The pro shop is where you can purchase all kinds of things, except you need to unlock mostly everything that has some meaning and cost first. The pro shop is categorized as well into the following areas:
- Bowling Balls
- Wrist Guards
The shirts and pants are just cosmetic upgrades. However, the rest of the items actually enhance your bowler. For example, unlocking better shoes gives you strength bonuses so you can throw the ball harder with less effort. Glasses increase your accuracy, new balls will give you more spin and wrist guards allow you to throw hooks easier. It’s actually a neat system, but as it is with the rest of the game, there is a lot to unlock and it will probably take you months as well in order to purchase everything. When choosing the balls, you can have up to 4 balls as well as you can change them in-game for special recoveries and what not.
That’s basically the career mode in a nutshell. There is a lot to it, and it will take you a considerable amount of time to actually accomplish everything. As I mentioned earlier, this is the most in-depth bowling game I have ever experienced.
This mode lets you jump right into the game for the most part. You can choose from 1-4 players and then choose one of six venues, that from what I have read, are authentic and based on real bowling alleys. I can’t confirm or deny since I’ve never been to any of them, so we’ll just go with it. I did check out quickplay to get into more details and I did notice that when you do the universal Kinect pause gesture, you can turn bumpers on or off as well as display the lane oil.
I suppose this is the only “fun” mode of the game, although its more practice to me than a mini-game. There are a certain number of rounds of random spare shots to test your skill. You have 3 tries per round. Getting the spare on the first try earns you 1000 points, if I recall, while the second try is 700 and the 3rd is 500. After failing the 3rd try, you automatically move onto the next challenge. It’s more of a competitive game to see who can score the most points, but that’s all there really is to it. Here’s a video of it below, I’m not sure why I started my losing my 3 attempts and I never went that many rounds either, might be a bug:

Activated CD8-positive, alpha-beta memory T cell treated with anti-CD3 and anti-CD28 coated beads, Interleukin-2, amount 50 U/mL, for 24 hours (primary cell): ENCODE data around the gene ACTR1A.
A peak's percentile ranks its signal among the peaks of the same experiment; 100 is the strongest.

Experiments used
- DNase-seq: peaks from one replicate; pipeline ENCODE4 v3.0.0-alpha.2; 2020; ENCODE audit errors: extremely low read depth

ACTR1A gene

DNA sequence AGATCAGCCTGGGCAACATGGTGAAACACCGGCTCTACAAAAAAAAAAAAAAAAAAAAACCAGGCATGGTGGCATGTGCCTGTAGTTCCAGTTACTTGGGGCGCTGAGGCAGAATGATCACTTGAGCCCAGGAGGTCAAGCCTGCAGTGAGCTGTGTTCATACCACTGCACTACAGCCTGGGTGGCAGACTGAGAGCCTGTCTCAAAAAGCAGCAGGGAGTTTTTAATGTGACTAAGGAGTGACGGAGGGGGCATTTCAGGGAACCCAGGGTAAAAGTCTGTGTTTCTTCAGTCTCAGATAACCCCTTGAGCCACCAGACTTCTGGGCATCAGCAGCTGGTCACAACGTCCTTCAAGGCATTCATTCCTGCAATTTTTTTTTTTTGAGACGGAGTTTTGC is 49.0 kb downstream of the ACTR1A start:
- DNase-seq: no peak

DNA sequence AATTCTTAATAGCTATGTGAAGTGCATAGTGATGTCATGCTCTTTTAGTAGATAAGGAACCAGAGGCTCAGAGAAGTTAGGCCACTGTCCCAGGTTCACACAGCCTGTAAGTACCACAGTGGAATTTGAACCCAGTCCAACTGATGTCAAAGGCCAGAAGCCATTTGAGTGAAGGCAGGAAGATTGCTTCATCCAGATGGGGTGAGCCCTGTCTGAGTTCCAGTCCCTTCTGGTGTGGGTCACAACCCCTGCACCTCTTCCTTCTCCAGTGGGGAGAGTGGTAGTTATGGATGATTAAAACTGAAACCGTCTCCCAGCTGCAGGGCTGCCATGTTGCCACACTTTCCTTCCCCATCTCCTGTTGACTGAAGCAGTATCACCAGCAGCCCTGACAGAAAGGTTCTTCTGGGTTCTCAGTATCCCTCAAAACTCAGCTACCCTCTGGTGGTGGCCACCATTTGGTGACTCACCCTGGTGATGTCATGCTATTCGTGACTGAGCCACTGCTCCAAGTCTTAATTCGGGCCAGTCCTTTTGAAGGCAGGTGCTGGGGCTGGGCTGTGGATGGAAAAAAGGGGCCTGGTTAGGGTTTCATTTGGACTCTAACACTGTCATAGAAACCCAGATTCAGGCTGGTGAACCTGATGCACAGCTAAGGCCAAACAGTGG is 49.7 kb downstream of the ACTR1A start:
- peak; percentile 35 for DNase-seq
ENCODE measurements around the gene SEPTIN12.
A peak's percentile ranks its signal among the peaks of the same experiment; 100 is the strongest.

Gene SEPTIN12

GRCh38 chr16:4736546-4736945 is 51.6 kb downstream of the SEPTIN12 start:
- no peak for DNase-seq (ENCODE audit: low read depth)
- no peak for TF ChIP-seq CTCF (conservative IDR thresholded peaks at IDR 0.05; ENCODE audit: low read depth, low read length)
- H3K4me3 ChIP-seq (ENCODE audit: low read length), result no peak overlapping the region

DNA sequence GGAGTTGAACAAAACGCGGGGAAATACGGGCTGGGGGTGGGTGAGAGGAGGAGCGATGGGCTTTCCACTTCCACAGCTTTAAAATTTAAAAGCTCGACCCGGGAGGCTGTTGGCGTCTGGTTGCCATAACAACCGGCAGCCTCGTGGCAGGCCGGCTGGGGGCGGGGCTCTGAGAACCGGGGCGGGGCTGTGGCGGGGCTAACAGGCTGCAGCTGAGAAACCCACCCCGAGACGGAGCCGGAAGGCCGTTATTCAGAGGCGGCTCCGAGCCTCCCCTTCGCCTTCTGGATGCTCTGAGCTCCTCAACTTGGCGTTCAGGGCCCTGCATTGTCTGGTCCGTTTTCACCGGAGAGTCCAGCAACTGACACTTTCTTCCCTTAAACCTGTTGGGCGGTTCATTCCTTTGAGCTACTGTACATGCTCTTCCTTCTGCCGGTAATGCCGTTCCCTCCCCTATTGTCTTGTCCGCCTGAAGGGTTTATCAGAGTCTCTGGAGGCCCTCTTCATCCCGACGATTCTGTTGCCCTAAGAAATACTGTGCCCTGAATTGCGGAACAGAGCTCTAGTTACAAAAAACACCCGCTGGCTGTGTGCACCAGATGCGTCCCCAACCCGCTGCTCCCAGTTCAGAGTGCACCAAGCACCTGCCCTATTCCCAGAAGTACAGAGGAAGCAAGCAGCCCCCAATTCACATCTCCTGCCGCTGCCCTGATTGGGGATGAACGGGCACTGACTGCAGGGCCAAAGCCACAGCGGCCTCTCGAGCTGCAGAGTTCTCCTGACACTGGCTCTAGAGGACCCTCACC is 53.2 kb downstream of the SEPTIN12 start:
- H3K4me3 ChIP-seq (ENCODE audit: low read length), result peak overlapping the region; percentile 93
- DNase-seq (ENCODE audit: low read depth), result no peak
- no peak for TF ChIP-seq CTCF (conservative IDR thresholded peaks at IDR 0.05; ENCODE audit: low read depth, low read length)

This is one of the few Kinect titles that actually has online play. You can choose a quick match just to find whatever is available (which isn’t much), start an Xbox Live Party, Create A Session, Join A Session and view your online stats. I thought it was neat that if you create a session, you can set a minimum and maximum average, so you can decide what skill level you want to play with. I was unable to find any online games though.
The leaderboards only show Xbox Live scores, I didn’t see any options for local players, but I’m not sure if you would even keep scores for local players, especially if you customize the built-in roster, it seems stats stick to those bowlers. Anyhow, I noticed only 308 bowlers have played online, and the best bowler has a high of 277, strange no one has bowled a 300 yet, I think its possible in this game, just seems quite difficult.
How To Play
The how to play area has cue cards that you can review on how to play. They are broken up into menu gestures and in-game gestures. I already covered the menu gestures, so I’ll go into the in-game controls. When I mentioned there is a learning curve, there is quite a big one. Once you understand and get the hang of it, it actually works very well, for the most part. To begin, you first choose whether you are right or left-handed. Once selected, you cannot change hands until the match is over.